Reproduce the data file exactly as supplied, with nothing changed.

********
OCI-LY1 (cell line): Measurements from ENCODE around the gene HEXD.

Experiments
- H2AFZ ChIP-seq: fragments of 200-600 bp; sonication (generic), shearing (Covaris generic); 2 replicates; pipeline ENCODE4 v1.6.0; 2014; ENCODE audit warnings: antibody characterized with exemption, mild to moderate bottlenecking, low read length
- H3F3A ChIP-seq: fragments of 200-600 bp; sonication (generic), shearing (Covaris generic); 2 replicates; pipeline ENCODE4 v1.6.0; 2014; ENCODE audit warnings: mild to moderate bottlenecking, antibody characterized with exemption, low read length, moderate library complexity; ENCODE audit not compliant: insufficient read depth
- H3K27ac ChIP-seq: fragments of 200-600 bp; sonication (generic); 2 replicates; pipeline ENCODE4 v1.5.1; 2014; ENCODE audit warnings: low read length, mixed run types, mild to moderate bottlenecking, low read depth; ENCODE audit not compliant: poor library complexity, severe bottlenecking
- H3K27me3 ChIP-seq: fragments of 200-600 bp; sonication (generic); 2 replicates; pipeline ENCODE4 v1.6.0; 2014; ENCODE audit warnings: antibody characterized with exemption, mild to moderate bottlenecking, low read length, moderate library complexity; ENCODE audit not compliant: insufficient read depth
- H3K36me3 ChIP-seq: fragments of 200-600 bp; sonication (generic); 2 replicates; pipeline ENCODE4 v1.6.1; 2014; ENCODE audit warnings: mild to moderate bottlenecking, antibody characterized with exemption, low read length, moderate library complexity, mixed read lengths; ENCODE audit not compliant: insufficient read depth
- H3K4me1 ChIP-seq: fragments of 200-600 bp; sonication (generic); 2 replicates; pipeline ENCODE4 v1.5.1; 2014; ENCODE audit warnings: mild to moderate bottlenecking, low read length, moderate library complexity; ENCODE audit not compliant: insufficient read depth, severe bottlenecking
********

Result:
OCI-LY1 (cell line): Measurements from ENCODE around the gene HEXD.

Experiments
- H2AFZ ChIP-seq: fragments of 200-600 bp; sonication (generic), shearing (Covaris generic); 2 replicates; pipeline ENCODE4 v1.6.0; 2014; ENCODE audit warnings: antibody characterized with exemption, mild to moderate bottlenecking, low read length
- H3F3A ChIP-seq: fragments of 200-600 bp; sonication (generic), shearing (Covaris generic); 2 replicates; pipeline ENCODE4 v1.6.0; 2014; ENCODE audit warnings: mild to moderate bottlenecking, antibody characterized with exemption, low read length, moderate library complexity; ENCODE audit not compliant: insufficient read depth
- H3K27ac ChIP-seq: fragments of 200-600 bp; sonication (generic); 2 replicates; pipeline ENCODE4 v1.5.1; 2014; ENCODE audit warnings: low read length, mixed run types, mild to moderate bottlenecking, low read depth; ENCODE audit not compliant: poor library complexity, severe bottlenecking
- H3K27me3 ChIP-seq: fragments of 200-600 bp; sonication (generic); 2 replicates; pipeline ENCODE4 v1.6.0; 2014; ENCODE audit warnings: antibody characterized with exemption, mild to moderate bottlenecking, low read length, moderate library complexity; ENCODE audit not compliant: insufficient read depth
- H3K36me3 ChIP-seq: fragments of 200-600 bp; sonication (generic); 2 replicates; pipeline ENCODE4 v1.6.1; 2014; ENCODE audit warnings: mild to moderate bottlenecking, antibody characterized with exemption, low read length, moderate library complexity, mixed read lengths; ENCODE audit not compliant: insufficient read depth
- H3K4me1 ChIP-seq: fragments of 200-600 bp; sonication (generic); 2 replicates; pipeline ENCODE4 v1.5.1; 2014; ENCODE audit warnings: mild to moderate bottlenecking, low read length, moderate library complexity; ENCODE audit not compliant: insufficient read depth, severe bottlenecking